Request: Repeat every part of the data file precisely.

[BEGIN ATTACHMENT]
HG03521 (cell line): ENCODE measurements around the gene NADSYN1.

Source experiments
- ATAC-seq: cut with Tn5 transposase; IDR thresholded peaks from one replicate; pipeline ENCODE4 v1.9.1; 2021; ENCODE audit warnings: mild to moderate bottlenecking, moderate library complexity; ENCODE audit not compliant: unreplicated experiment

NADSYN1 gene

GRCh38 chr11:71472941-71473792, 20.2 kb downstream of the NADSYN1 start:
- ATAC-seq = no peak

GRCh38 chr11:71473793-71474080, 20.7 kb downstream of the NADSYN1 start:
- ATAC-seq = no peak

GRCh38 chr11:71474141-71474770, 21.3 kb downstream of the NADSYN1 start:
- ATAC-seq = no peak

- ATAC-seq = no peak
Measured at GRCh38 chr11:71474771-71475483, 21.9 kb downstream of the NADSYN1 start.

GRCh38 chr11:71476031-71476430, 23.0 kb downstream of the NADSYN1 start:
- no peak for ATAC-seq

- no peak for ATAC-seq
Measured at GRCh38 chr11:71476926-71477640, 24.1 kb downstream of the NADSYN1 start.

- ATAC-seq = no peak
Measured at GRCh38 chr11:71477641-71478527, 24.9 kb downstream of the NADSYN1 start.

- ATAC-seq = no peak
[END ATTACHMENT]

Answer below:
HG03521 (cell line): ENCODE measurements around the gene NADSYN1.

Source experiments
- ATAC-seq: cut with Tn5 transposase; IDR thresholded peaks from one replicate; pipeline ENCODE4 v1.9.1; 2021; ENCODE audit warnings: mild to moderate bottlenecking, moderate library complexity; ENCODE audit not compliant: unreplicated experiment

NADSYN1 gene

GRCh38 chr11:71472941-71473792, 20.2 kb downstream of the NADSYN1 start:
- ATAC-seq = no peak

GRCh38 chr11:71473793-71474080, 20.7 kb downstream of the NADSYN1 start:
- ATAC-seq = no peak

GRCh38 chr11:71474141-71474770, 21.3 kb downstream of the NADSYN1 start:
- ATAC-seq = no peak

- ATAC-seq = no peak
Measured at GRCh38 chr11:71474771-71475483, 21.9 kb downstream of the NADSYN1 start.

GRCh38 chr11:71476031-71476430, 23.0 kb downstream of the NADSYN1 start:
- no peak for ATAC-seq

- no peak for ATAC-seq
Measured at GRCh38 chr11:71476926-71477640, 24.1 kb downstream of the NADSYN1 start.

- ATAC-seq = no peak
Measured at GRCh38 chr11:71477641-71478527, 24.9 kb downstream of the NADSYN1 start.

- ATAC-seq = no peak